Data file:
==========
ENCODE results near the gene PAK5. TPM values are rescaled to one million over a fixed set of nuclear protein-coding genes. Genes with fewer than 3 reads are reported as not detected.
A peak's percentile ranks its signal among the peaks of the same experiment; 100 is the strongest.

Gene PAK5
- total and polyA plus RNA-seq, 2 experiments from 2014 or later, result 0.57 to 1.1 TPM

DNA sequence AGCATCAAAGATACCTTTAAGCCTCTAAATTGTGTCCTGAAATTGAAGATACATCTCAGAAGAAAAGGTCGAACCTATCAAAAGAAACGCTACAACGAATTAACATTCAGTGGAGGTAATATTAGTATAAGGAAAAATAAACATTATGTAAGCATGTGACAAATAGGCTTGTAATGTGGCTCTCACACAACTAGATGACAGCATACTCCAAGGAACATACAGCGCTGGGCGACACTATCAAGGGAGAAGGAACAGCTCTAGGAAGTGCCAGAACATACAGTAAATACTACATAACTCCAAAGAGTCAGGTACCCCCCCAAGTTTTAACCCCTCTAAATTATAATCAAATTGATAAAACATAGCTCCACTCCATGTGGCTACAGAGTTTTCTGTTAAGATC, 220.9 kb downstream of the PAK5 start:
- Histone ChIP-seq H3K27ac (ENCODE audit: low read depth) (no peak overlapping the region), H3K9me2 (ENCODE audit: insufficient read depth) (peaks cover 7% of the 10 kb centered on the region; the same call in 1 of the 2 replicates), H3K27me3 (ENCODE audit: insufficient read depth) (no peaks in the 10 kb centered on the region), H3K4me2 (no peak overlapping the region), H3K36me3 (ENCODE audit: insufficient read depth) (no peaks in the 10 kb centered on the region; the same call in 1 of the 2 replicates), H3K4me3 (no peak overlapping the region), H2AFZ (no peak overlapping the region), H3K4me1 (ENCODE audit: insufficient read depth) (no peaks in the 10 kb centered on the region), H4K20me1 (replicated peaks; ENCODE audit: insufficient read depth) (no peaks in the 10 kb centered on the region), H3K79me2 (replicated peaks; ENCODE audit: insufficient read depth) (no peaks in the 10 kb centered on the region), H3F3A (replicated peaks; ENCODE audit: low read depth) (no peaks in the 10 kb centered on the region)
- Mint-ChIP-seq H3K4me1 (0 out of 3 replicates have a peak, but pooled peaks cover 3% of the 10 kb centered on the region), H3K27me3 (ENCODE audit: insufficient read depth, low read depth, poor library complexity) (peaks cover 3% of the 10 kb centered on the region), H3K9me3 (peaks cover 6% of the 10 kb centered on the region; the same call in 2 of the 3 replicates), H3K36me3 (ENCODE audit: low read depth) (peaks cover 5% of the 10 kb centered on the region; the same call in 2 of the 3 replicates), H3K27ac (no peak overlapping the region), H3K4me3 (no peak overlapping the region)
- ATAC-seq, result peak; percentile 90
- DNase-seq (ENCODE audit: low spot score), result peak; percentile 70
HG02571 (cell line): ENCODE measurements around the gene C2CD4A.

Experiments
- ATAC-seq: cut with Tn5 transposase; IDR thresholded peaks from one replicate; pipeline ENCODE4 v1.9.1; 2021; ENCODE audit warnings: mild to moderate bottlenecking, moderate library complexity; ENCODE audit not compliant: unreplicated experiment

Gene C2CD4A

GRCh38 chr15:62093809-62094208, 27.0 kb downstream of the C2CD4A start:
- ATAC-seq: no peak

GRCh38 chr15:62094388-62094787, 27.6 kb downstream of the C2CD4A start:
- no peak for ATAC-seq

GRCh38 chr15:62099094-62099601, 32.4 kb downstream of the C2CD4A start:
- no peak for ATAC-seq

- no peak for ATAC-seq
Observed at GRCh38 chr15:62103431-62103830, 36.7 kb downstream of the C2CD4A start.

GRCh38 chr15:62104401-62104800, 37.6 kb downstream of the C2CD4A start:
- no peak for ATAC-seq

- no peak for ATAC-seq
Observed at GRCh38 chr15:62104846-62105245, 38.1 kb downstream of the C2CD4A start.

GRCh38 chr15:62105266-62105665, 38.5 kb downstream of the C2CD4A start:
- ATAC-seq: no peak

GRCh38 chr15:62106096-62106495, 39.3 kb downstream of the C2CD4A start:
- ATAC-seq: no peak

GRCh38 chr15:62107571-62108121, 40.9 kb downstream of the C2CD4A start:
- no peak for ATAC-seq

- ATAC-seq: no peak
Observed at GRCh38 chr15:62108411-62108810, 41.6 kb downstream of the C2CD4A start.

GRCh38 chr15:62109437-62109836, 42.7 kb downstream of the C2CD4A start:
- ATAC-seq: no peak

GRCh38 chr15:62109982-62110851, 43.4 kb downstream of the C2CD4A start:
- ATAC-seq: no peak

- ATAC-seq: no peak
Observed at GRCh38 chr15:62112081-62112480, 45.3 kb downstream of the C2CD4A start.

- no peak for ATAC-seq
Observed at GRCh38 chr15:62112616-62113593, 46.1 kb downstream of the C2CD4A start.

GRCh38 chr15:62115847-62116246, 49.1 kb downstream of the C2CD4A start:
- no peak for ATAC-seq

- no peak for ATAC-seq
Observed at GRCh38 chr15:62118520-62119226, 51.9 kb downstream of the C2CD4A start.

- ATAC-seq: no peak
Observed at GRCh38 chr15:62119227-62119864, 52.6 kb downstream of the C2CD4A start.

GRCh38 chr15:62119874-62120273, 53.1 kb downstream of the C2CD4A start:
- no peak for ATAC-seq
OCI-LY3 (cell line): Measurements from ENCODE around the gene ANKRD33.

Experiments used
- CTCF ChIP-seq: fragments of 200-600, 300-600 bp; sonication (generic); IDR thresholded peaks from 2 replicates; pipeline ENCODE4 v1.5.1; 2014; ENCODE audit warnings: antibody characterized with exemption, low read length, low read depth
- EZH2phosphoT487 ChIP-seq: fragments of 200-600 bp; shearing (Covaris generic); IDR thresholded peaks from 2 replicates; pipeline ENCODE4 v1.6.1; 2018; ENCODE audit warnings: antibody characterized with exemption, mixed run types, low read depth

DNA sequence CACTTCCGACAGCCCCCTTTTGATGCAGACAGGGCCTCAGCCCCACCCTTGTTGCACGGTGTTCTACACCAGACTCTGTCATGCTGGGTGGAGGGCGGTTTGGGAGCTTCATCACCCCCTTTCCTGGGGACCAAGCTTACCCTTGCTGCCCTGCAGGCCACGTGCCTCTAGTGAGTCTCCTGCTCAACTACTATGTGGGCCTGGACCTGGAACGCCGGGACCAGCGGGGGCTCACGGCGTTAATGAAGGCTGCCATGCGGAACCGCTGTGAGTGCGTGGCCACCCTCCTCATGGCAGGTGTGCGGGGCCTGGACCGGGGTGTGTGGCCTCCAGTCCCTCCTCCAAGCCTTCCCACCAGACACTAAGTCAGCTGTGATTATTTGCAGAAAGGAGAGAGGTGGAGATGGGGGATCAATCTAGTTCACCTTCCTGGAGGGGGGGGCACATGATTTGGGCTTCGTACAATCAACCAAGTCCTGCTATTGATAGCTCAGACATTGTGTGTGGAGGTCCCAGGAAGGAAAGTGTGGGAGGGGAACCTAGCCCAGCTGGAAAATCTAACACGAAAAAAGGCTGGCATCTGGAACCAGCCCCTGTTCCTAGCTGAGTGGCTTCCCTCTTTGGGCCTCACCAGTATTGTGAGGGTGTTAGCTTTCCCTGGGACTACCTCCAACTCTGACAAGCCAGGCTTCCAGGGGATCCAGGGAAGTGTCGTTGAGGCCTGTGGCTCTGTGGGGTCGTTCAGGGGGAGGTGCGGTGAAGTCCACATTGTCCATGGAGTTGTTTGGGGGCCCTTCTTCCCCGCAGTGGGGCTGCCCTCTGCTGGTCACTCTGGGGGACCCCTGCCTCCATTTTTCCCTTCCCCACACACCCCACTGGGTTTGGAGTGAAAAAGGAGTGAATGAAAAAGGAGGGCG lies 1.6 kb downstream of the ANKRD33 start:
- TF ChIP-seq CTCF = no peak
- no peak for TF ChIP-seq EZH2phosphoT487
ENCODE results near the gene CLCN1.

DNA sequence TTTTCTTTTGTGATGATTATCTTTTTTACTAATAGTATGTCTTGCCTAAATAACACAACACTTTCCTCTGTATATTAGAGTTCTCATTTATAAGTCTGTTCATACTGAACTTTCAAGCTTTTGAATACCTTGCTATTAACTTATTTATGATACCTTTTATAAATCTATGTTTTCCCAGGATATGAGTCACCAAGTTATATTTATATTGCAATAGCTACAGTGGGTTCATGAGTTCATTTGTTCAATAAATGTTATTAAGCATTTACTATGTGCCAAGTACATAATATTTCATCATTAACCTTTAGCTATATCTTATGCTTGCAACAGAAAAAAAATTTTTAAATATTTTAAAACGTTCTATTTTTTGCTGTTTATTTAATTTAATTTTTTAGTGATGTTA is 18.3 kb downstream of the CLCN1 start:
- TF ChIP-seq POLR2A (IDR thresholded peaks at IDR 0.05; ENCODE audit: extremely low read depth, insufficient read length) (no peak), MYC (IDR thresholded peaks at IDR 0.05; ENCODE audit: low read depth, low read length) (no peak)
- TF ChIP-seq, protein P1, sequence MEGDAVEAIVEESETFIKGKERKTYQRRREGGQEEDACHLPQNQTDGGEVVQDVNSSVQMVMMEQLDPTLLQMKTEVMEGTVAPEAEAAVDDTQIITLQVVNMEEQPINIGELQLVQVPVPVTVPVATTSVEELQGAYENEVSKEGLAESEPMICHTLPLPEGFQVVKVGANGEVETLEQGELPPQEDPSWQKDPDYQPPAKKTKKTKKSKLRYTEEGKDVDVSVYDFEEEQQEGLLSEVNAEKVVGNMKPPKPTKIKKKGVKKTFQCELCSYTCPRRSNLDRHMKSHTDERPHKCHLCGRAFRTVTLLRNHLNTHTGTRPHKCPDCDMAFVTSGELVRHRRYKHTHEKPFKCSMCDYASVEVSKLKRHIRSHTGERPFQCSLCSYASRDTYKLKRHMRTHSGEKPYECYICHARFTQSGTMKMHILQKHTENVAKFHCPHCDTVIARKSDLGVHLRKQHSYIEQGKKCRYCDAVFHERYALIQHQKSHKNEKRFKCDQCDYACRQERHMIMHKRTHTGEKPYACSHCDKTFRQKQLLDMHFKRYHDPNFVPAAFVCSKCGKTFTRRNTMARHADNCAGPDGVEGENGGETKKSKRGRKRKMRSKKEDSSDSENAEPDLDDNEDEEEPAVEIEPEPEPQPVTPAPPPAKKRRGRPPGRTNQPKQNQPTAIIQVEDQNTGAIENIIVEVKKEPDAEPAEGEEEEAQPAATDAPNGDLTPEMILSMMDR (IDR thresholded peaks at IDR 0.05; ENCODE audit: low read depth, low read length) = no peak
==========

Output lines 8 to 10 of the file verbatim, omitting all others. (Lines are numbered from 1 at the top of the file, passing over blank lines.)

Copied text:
- ATAC-seq, result peak; percentile 90
- DNase-seq (ENCODE audit: low spot score), result peak; percentile 70
HG02571 (cell line): ENCODE measurements around the gene C2CD4A.